Massive Breach Exposes Keyboard App that Collects Personal Data On Its 31 Million Users

Massive Breach Exposes Keyboard App that Collects Personal Data On Its 31 Million Users

December 05, 2017Mohit Kumar
In the digital age, one of the most popular sayings is—if you're not paying, then you're not the customer, you're the product. While downloading apps on their smartphones, most users may not realize how much data they collect on you. Believe me; it’s way more than you can imagine. Nowadays, many app developers are following irresponsible practices that are worth understanding, and we don't have a better example than this newly-reported incident about a virtual keyboard app. A team of security researchers at the Kromtech Security Center has discovered a massive trove of personal data belonging to more than 31 million users of the popular virtual keyboard app, AI.type, accidentally leaked online for anyone to download without requiring any password. Founded in 2010, Ai.type is a customizable and personalizable on-screen keyboard for mobile phones and tablets, with more than 40 million users worldwide. Apparently, a misconfigured MongoDB database, owned by
Over 70,000 Memcached Servers Still Vulnerable to Remote Hacking

Over 70,000 Memcached Servers Still Vulnerable to Remote Hacking

July 18, 2017Swati Khandelwal
Nothing in this world is fully secure, from our borders to cyberspace. I know vulnerabilities are bad, but the worst part comes in when people just don't care to apply patches on time. Late last year, Cisco's Talos intelligence and research group discovered three critical remote code execution (RCE) vulnerabilities in Memcached that exposed major websites including Facebook, Twitter, YouTube, Reddit, to hackers. Memcached is a popular open-source and easily deployable distributed caching system that allows objects to be stored in memory. The Memcached application has been designed to speed up dynamic web applications ( for example php-based websites) by reducing stress on the database that helps administrators to increase performance and scale web applications. It's been almost eight months since the Memcached developers have released patches for three critical RCE vulnerabilities (CVE-2016-8704, CVE-2016-8705 and CVE-2016-8706) but tens of thousands of servers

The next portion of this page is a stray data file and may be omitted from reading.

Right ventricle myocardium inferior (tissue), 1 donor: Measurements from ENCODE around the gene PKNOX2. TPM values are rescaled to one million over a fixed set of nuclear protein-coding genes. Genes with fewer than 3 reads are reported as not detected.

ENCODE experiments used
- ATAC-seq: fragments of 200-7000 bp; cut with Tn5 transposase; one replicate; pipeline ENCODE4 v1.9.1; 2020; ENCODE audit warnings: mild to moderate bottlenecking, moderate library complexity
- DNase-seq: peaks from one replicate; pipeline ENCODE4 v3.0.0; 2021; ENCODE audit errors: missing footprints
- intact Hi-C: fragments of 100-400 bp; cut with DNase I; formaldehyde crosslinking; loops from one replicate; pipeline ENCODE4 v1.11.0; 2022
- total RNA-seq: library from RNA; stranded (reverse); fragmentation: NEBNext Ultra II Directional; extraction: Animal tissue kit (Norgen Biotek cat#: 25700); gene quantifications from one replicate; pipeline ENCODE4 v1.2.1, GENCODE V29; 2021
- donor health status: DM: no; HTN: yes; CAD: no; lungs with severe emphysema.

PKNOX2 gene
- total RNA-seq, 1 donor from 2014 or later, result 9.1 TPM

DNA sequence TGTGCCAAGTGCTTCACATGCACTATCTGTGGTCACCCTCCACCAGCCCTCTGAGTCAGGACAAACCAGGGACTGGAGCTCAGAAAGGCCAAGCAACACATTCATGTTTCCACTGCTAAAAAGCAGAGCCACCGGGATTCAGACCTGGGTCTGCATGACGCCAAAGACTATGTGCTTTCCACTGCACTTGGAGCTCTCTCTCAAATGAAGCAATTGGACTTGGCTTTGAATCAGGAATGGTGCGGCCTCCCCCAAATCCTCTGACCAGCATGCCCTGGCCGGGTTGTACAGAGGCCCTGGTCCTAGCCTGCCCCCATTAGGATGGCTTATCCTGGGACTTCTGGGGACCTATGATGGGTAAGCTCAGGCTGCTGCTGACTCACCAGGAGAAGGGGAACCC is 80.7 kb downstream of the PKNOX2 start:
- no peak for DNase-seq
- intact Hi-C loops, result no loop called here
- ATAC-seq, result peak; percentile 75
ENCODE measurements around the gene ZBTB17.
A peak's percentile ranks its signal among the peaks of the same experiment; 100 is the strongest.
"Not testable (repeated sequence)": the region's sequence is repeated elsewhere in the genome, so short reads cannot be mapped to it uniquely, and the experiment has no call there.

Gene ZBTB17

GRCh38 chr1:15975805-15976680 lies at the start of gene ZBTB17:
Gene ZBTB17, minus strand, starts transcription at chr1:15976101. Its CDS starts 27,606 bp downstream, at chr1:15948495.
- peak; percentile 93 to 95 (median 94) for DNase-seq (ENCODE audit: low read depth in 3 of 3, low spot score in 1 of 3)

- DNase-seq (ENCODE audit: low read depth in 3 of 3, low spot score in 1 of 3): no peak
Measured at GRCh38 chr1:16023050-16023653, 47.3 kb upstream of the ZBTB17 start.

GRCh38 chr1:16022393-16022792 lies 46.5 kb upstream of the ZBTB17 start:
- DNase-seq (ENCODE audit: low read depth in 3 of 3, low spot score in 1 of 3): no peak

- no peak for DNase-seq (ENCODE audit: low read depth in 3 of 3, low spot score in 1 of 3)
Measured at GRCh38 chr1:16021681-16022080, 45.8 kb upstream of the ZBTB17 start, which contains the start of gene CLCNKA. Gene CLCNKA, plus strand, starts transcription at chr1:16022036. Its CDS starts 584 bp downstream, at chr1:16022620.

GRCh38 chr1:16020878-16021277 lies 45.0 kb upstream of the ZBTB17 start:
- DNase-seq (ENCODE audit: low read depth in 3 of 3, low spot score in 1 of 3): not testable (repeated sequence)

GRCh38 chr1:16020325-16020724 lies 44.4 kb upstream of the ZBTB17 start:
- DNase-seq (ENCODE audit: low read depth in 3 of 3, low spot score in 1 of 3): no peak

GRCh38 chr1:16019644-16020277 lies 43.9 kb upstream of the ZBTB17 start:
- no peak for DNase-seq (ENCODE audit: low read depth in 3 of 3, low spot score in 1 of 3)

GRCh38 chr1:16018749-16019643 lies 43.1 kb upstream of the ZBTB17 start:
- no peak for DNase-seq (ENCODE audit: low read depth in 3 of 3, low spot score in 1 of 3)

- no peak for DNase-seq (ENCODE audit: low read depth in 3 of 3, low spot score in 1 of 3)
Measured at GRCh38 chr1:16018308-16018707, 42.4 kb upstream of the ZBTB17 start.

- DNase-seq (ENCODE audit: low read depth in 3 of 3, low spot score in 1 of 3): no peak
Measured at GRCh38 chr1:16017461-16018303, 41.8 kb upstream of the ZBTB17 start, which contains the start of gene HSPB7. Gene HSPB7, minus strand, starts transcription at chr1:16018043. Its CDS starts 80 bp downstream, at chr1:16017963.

Insecure Hadoop Clusters Expose Over 5,000 Terabytes of Data

Insecure Hadoop Clusters Expose Over 5,000 Terabytes of Data

June 03, 2017Swati Khandelwal
Until last year, cyber criminals were only targeting computers of individuals and organisations with ransomware and holding them for ransom, but then they started targeting unprotected online databases and servers around the globe for ransom as well. Earlier this year, we saw notorious incidents where tens of thousands of unprotected MongoDB and Elasticsearch databases were hacked and held for ransom in exchange of the data the hackers had stolen and deleted from the poorly configured systems. Now, cyber crooks have started targeting unprotected Hadoop Clusters and CouchDB servers as well, making the ransomware game nastier if your servers are not securely configured. Nearly 4,500 servers with the Hadoop Distributed File System (HDFS) — the primary distributed storage used by Hadoop applications — were found exposing more than 5,000 Terabytes (5.12 Petabytes) of data, according to an analysis conducted using Shodan search engine. This exposure is due to the same issue — H